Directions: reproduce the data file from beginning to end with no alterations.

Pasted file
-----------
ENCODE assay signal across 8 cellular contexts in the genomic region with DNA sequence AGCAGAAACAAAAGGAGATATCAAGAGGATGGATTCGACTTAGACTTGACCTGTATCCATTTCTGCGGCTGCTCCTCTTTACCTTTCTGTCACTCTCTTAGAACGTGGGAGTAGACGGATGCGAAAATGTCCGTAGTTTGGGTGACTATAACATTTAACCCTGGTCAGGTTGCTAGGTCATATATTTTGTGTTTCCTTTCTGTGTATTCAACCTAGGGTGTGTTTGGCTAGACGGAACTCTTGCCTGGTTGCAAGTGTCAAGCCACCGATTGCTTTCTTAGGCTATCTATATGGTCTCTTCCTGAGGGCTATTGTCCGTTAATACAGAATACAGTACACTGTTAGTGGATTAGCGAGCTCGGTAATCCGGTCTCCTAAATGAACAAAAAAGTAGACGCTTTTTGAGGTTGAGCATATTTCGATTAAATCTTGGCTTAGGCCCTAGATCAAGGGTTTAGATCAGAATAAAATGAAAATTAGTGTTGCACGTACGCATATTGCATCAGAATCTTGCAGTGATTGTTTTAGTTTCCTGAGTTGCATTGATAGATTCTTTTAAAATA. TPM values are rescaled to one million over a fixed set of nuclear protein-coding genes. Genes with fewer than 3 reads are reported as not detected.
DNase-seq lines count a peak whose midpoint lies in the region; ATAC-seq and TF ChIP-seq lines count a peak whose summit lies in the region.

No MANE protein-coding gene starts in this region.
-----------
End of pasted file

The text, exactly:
ENCODE assay signal across 8 cellular contexts in the genomic region with DNA sequence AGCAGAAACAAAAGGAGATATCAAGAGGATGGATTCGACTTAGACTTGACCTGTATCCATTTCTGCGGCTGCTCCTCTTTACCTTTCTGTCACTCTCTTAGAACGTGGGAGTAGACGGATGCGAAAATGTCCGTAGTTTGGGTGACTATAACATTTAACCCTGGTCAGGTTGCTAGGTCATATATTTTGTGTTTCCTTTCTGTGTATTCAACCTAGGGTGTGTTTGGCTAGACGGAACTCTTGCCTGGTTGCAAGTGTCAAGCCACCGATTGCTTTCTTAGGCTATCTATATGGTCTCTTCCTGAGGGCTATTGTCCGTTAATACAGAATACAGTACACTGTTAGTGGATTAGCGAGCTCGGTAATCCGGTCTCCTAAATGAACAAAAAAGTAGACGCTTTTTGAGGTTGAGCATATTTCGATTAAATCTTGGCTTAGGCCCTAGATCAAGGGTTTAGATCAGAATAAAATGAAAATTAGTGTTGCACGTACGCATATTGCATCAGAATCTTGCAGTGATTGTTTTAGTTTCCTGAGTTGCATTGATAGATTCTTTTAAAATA. TPM values are rescaled to one million over a fixed set of nuclear protein-coding genes. Genes with fewer than 3 reads are reported as not detected.
DNase-seq lines count a peak whose midpoint lies in the region; ATAC-seq and TF ChIP-seq lines count a peak whose summit lies in the region.

No MANE protein-coding gene starts in this region.